For example,

*  Let’s talk about ____________ a little bit.  Tell me what happened.
*  What thoughts have you had about it?
*  If you were to approach _______________ situation again, what would you do?
*  What one step can you take that will better help you with ______________?
*  What did you learn from that experience?
*  How does that impact your decision making for the future?

As our children practice and hone their decision making skills, they will be better equipped to handle decisions they encounter throughout their teen years, adult life, and yes, when they face the  ‘big question’ of marriage, they will be better prepared for that one too!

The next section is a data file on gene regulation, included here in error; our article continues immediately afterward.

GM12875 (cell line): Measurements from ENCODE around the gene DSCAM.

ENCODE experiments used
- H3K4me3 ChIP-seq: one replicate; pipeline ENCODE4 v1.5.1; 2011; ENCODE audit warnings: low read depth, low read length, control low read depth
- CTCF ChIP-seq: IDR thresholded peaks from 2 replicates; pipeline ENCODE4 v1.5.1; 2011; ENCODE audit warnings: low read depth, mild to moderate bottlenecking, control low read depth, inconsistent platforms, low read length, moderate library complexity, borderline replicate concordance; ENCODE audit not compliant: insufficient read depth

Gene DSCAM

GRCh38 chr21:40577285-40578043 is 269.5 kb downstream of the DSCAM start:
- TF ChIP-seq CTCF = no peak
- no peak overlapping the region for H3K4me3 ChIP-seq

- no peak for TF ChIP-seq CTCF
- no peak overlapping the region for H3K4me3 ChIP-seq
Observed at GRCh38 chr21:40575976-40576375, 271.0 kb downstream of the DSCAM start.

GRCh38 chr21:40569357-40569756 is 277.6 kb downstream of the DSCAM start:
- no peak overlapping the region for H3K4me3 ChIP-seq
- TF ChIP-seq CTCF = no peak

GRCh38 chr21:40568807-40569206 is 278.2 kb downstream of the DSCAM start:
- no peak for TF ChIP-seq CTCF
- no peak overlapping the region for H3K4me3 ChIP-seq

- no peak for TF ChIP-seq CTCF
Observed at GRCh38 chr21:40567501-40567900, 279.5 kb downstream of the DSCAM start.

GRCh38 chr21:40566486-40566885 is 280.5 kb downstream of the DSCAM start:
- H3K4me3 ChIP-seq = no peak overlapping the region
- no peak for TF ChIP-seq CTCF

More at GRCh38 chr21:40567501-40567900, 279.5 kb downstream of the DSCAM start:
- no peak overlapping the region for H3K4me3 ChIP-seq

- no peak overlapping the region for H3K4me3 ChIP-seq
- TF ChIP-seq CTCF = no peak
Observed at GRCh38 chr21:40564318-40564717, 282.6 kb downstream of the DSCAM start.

Your friend and pro-active parent coach.

*Gregory and Lynn Bland currently reside in Nova Scotia, Canada and are actively coaching, writing a parenting book and developing a course to train parents in Pro-ActiveParentCoaching.  Additionally they are providing interim pastoring for the Maritime District of the PAOC.  For more information check out Pro-ActiveParentCoaching or write to

Copyright 2010 Gregory Bland | Pro-ActiveParentCoaching | Nova Scotia | Canada |